Friday, 25 September 2015
La Granja Palace
After a pleasant afternoon in Segovia we set off for the final destination of the day: La Granja Palace, in the small town of San Ildefonso.
When we arrived it was only about five in the afternoon but the sun had vanished and there was an air of greyness everywhere. As we walked through the town we noticed that most of the trees were orange, though it was mid-August. It was like San Ildefonso existed in a bubble of autumn, with Spanish summer trapped outside. It was very odd.
We arrived at the Palace and I was impressed by the masses of beautiful flowers in front of it.
There was also a strangely-shaped tree.
I'll give a potted history of the Palace. Carlos II, the last of the Habsburg dynasty and a very interesting man, died in 1700, heir-less. It was decided that Philippe d'Angou, his grand-nephew and the grandson of Louis XIV, would become Felipe V of Spain.
In doing so he began the Spanish branch of the Bourbon dynasty - the Borbón line. It has lasted all these years - albeit with interruptions from Joseph Bonaparte, The Duke of Aosta, the First and Second Republics and Franco - up to the current King, Felipe VI and his nine-year-old daughter Leonor de Borbón who will most probably be Queen one day.
Back to Felipe V, who ordered the building of a huge Baroque palace. And so La Granja ("The Farm/Country Estate") was created - designed, in effect, to be the Spanish Versailles. It is scarily big and grand and the Baroque style is not one I am particularly attached to. However, I was keen to see the scene of so much history.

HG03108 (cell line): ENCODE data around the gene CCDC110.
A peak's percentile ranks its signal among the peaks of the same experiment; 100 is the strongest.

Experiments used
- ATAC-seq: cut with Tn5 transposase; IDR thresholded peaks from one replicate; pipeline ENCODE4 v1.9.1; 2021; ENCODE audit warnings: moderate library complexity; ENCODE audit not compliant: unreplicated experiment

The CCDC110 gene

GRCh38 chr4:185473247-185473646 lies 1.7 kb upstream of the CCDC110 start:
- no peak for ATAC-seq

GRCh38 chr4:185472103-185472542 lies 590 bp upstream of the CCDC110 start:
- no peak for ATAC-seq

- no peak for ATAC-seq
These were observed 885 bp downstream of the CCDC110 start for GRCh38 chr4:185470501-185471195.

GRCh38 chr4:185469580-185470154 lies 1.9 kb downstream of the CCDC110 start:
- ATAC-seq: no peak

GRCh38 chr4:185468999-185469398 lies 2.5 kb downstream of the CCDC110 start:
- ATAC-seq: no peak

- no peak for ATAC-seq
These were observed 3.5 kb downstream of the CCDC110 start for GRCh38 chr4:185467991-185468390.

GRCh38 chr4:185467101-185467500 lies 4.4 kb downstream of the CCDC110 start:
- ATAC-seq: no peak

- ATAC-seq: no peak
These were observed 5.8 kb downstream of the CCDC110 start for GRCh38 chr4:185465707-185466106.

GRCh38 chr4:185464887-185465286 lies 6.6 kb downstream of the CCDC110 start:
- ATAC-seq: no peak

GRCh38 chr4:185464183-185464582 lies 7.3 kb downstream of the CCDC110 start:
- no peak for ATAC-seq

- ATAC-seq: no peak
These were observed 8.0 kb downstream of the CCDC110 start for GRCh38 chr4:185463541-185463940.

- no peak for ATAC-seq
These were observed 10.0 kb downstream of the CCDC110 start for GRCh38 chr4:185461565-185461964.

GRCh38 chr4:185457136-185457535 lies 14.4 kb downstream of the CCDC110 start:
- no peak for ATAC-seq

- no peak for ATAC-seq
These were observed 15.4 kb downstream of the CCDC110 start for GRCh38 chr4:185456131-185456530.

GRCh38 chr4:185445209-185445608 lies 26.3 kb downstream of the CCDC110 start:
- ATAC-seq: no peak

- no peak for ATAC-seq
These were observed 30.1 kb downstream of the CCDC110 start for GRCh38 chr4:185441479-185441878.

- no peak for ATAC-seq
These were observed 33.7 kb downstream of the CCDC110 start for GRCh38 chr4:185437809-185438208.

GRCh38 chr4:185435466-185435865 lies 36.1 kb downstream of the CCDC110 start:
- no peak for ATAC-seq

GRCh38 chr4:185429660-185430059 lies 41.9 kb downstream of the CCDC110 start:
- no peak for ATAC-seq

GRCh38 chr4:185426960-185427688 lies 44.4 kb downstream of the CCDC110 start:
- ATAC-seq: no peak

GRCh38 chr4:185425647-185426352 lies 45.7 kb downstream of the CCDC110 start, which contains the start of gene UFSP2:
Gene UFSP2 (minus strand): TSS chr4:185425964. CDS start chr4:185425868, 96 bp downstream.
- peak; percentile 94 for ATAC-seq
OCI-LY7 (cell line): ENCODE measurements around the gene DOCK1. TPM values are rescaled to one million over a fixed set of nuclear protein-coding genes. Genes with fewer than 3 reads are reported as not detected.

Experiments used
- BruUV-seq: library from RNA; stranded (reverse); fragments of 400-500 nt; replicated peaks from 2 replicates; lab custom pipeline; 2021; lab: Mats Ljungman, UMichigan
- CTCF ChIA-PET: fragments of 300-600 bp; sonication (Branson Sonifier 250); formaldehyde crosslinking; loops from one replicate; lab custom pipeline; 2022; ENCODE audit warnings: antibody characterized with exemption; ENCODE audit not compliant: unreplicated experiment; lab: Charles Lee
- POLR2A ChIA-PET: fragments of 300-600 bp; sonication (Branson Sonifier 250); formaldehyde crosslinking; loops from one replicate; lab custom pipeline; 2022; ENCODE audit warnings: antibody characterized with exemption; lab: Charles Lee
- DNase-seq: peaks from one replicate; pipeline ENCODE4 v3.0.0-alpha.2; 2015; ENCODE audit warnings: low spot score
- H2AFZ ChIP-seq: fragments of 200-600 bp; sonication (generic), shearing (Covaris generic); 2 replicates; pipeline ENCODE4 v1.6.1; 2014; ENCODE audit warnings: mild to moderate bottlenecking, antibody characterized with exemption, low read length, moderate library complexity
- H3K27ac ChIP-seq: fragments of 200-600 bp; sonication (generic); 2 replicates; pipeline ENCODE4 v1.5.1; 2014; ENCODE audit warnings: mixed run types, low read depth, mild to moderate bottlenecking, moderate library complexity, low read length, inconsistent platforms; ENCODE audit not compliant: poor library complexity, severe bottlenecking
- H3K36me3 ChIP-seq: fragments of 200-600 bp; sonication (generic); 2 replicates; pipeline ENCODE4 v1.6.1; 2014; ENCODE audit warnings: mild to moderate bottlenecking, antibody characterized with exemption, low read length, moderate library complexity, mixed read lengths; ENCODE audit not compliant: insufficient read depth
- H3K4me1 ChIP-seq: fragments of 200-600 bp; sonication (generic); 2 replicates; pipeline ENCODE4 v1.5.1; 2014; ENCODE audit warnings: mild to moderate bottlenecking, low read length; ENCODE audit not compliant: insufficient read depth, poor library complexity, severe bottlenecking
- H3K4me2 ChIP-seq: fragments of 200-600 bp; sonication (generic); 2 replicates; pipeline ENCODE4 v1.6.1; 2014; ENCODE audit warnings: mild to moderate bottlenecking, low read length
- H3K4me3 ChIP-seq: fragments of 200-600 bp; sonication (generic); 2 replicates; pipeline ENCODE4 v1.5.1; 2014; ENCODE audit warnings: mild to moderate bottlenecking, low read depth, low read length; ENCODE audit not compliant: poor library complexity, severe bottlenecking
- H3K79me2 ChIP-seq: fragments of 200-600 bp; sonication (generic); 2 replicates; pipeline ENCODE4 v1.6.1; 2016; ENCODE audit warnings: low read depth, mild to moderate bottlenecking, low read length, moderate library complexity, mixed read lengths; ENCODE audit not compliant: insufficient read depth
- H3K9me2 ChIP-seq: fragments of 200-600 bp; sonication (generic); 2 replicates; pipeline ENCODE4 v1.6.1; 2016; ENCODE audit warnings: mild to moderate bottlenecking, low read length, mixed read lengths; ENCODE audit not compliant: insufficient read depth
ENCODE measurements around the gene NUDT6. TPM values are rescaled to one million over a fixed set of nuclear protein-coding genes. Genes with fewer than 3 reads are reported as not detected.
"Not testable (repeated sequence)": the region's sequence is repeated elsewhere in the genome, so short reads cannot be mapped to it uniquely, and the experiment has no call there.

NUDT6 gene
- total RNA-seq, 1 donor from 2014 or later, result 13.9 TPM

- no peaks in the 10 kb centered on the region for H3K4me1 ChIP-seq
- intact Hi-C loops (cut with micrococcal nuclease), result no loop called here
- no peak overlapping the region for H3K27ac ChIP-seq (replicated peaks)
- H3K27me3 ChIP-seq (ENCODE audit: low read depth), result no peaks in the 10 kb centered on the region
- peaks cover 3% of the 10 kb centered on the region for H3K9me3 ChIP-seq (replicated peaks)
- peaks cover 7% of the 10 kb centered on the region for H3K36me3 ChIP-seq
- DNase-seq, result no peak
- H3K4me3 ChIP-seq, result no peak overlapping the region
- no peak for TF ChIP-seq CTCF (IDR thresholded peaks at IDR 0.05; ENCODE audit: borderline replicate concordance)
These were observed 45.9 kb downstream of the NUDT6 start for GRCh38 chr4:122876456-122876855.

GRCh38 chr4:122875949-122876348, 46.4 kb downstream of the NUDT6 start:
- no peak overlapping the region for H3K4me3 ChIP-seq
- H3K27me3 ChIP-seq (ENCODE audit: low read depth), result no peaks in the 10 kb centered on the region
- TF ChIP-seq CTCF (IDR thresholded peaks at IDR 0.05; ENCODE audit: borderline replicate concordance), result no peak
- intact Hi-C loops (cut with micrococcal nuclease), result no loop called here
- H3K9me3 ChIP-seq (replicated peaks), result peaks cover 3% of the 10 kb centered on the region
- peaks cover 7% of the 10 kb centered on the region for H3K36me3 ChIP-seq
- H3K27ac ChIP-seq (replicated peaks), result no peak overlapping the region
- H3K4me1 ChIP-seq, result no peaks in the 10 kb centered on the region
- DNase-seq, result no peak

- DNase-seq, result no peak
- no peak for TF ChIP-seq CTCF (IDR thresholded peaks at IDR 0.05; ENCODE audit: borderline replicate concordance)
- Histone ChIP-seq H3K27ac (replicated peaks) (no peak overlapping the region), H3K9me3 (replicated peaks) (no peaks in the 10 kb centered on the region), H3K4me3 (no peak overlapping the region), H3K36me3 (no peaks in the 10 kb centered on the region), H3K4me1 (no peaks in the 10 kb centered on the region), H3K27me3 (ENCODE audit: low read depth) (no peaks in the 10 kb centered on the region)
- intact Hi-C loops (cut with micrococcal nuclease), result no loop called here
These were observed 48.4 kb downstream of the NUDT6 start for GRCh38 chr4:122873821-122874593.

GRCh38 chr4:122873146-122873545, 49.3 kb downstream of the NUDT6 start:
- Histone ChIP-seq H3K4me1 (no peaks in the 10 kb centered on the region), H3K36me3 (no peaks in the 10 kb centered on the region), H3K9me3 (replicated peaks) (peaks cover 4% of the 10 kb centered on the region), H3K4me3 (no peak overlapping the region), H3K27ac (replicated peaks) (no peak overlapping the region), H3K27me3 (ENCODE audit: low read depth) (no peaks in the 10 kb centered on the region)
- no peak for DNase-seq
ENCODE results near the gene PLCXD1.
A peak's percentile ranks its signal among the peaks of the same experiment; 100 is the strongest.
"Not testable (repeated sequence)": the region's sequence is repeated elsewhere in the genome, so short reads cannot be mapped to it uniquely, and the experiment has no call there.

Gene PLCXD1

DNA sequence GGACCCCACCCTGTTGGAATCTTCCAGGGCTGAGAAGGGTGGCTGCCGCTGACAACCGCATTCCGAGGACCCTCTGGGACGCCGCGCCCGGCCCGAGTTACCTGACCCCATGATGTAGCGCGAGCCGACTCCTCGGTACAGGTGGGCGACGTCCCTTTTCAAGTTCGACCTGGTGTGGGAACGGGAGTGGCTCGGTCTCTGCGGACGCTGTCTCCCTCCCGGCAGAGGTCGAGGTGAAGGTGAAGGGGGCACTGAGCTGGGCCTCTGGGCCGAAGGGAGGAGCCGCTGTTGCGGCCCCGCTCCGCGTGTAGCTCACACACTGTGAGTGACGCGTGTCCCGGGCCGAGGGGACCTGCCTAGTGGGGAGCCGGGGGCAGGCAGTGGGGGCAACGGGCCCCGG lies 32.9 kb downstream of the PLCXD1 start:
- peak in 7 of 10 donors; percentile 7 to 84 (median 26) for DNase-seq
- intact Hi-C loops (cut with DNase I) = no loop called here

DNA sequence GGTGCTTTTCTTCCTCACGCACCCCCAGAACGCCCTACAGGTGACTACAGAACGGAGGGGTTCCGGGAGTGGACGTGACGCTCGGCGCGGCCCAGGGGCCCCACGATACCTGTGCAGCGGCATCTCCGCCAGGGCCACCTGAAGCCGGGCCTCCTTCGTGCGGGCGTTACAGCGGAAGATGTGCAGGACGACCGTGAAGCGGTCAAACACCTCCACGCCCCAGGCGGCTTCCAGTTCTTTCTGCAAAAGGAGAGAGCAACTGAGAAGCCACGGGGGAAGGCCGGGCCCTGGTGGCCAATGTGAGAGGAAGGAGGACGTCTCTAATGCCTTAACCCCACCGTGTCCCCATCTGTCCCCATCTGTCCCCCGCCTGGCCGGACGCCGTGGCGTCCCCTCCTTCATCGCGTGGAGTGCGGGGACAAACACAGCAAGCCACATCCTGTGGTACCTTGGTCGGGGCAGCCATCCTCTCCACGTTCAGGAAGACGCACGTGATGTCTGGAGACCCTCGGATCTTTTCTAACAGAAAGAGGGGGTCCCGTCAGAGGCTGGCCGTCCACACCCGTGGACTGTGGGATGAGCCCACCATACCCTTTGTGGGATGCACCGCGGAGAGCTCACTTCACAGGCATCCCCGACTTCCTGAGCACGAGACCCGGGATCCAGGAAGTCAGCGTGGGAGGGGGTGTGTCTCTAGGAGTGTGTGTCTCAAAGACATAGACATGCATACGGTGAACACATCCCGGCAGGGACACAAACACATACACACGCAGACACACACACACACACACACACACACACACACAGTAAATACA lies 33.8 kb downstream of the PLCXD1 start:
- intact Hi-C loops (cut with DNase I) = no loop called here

We entered and had to go through security and put our bags in lockers. Photographs were forbidden and it would have been difficult to take a good one anyway, on account of the whole place being very dark. I found it rather cold - in the emotional sense, not physically - and just didn't feel at ease there.
With long, narrow rooms all communicating with each other in a line so you could see all the way down, it reminded me of Hampton Court Palace - or a Tube train. The thing is, I love Hampton Court and find it very welcoming. Maybe it's because of all the activities they run and the historical re-enactments - there was none of that at La Granja, at least not while we were there.
There was art from all over the world and all kinds of riches. Of course, it was amazing to walk where so many kings and queens and princes and princesses had walked. But at the end of the day I just didn't like its vibe and I was glad to get back out again.
The sun had come out a little bit and the town was very pretty. There's something very French about it; maybe it's the species of tree there are. Philippe did a good job of creating his little bit of home away from home.
A booted eagle! (I think!)
I hope you enjoyed my photos of La Granja from the outside; it's a shame I couldn't get any of the interior. The outside is a lot prettier, though, and more chilled - you'll have to take my word for it.
Thanks for reading,